They’ll confront a course that locals are calling the hardest ever design for the venue; it includes a steep off-camber downhill right after the 5280 run-up stairs which in muddy conditions could turn into a crash-fest for less experienced bike handlers.
After pre-riding the course Tuesday, Clif Bar’s Brady Kappius wrote, “Going to be a hard one. The course is great and the conditions will just add to it. The strongest rider will win for sure.”
Kappius hopes to put an end to two years of bad luck. In 2013 his chain tensioner broke and he didn’t finish. In 2012 he finished fifth after course tape delayed him. This year he’ll ride a single speed frame, which should reduce the chance of mechanical problems.
Last year’s muddy conditions resemble the type of track that may face tomorrow’s contestants. “Looks like it’s going to be pretty muddy out there and I’m happy with that,” Kappius wrote earlier today. “The dirt at Valmont sheds pretty well so I’m not too worried about bike exchanges especially with a single speed.”
About fifty percent of the registered field are listed as Colorado residents. The state’s single speed ‘cross champion Colby Pearce (Trek Cyclocross Collective) is among them. When asked about the conditions and how that might affect the racing, Pearce wrote early on Tuesday, “It will be very challenging to ride SS tomorrow in these conditions.” Racers, he thought, would be unrecognizable by the time they cross the finish line in their mud-splattered kits.
Later, Pearce added, “There was often only one rideable line in many places today. Hopefully as more riders race and do laps this will improve but we won’t know for sure until tomorrow.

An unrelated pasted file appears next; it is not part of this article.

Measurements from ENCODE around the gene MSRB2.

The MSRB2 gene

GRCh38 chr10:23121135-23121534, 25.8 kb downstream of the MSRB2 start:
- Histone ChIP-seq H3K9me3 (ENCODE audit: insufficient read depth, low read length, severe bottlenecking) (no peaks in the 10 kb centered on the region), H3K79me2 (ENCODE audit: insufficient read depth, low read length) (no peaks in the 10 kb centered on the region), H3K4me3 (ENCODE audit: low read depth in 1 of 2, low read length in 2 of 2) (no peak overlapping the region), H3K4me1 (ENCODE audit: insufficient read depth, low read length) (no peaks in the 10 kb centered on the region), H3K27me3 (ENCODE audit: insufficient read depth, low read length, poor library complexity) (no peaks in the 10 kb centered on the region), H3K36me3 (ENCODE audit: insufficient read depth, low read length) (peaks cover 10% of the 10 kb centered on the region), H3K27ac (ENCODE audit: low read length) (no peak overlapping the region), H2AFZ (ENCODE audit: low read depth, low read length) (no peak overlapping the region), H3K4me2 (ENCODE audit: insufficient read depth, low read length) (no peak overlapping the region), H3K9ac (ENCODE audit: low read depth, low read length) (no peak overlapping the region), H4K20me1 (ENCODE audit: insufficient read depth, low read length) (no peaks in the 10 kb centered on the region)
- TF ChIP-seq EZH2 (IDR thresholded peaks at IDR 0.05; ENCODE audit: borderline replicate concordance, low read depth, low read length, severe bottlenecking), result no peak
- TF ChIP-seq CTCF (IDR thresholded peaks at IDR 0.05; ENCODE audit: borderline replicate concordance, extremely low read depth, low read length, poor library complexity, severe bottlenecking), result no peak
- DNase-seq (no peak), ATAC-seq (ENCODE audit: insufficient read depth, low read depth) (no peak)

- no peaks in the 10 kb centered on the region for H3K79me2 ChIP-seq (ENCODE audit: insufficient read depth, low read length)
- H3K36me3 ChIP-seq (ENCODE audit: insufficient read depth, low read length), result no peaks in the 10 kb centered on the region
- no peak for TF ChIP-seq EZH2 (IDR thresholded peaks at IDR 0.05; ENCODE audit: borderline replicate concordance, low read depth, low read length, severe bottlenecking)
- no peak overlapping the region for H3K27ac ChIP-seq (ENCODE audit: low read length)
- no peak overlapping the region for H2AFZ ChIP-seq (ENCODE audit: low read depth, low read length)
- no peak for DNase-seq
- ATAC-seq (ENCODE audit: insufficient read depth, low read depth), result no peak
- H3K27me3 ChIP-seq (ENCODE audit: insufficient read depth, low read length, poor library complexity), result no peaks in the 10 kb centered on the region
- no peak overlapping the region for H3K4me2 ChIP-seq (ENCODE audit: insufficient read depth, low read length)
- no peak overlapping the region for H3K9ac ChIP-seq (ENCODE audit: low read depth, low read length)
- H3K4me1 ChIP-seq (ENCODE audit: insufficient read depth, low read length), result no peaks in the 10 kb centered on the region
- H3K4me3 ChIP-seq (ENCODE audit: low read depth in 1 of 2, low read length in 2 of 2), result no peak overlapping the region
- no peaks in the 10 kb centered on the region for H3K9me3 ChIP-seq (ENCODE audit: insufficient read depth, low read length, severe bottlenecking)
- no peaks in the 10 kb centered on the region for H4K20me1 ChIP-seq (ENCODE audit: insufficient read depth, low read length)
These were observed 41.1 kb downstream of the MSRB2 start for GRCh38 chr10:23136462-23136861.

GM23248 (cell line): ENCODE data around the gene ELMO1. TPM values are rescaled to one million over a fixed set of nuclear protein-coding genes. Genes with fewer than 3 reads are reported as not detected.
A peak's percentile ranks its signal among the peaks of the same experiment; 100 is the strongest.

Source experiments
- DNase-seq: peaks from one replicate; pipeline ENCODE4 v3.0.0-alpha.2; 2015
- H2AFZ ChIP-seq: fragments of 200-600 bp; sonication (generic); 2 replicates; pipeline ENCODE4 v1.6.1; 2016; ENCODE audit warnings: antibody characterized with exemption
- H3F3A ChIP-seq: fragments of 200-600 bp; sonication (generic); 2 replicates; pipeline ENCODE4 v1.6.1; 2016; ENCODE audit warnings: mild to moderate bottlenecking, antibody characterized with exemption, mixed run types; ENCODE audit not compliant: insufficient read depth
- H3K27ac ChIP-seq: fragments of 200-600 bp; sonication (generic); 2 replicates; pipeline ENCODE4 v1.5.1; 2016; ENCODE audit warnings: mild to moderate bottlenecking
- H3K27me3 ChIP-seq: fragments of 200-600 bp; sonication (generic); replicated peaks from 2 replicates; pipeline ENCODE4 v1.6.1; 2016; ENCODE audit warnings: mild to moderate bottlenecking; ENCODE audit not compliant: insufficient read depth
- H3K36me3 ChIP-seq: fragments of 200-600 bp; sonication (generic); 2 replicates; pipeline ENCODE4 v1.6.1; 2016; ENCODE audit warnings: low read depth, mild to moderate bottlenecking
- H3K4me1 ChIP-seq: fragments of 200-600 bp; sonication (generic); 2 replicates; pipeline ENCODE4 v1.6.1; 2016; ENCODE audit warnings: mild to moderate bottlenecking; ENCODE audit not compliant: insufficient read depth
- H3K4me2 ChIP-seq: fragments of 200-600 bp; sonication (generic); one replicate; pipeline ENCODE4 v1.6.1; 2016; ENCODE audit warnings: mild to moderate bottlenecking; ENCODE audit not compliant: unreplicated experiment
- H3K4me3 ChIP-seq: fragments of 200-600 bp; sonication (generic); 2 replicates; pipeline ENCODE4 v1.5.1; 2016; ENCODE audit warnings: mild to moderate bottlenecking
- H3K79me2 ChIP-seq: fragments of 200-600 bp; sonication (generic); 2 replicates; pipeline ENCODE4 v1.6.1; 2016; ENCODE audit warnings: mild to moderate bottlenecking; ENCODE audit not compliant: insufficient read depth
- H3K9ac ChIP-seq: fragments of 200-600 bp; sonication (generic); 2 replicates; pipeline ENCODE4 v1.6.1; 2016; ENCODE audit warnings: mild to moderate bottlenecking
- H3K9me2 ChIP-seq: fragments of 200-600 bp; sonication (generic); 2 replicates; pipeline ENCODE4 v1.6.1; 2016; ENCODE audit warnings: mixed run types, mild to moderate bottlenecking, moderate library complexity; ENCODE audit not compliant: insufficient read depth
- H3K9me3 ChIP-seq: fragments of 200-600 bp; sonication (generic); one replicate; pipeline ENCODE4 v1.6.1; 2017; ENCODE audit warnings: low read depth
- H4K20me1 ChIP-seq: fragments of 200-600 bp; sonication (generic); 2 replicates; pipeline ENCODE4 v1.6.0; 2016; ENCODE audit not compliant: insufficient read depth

“One thing we do know is this won’t be a pretty boy So Cal style race – we will be grimey! It could have easily been bone dry…but we got some authentic ‘cross weather instead.”
Coloradoans Tim Allen (Feedback Sports), Will Iaia (Groove Subaru Excel Sports), and Gates Carbon Drive riders such as Jesse Swift and Mitch Westall should be counted among the favorites as well. Alpha Bicycle Co’s Nic Handy could pull off a great ride too.
Allen rode and won his first single speed ‘cross race last weekend at Altitude Adjustment Cross, but he’s no stranger to racing on a single gear. He’s laid down tracks at mountain bike single speed world championships. Iaia dominated the early season local races; he placed sixth in 2013.
Last year’s podium after Craig in first included Aaron Bradford (Bicycle Bluebook), Isaac Neff (Trek Cyclocross Collective), Jared Neiters (SEAVS/Haymarket), and Adam Myerson (Team SmartStop p/b Mountain Khakis) in fifth. Neiters and Myerson are registered to race in Boulder.
Together with Raleigh-Clement’s Craig Etheridge, who has pocketed a nice collection of UCI wins this season, and Durango’s former mountain bike single speed world champion Brown, spectators can expect a scintillating battle up and down the hill and across the undulating flats of Valmont.
[updated with new content 1/7/2014]
And Georgia Gould’s not surprised – as a seasoned and accomplished cyclist why should she be – that she’s racing like her cyclocross season began in September even though it started just three weeks ago at the Colorado state cyclocross championships.
She had taken a three month break from competition, but her wheels didn’t collect dust in the garage.
“I haven’t been training and racing for ‘cross but I’ve been riding my bike a lot,” Gould said on Saturday after racing again. “So it wasn’t just like, ‘Oh I think I’ll race state championships this weekend,’ like, off the couch.”
Luna Pro Team’s Gould became the new state champion with Meredith Miller (California Giant Berry Farms/Specialized) and Marin-Sky’s Nicole Duke in the mix for the podium.
On Saturday she enjoyed victory again at day one of Altitude Adjustment Cross in Longmont, Colorado. Gould crossed the finish line with a wave and smile as a course worker waited to sweep the line clear of rapidly falling snow.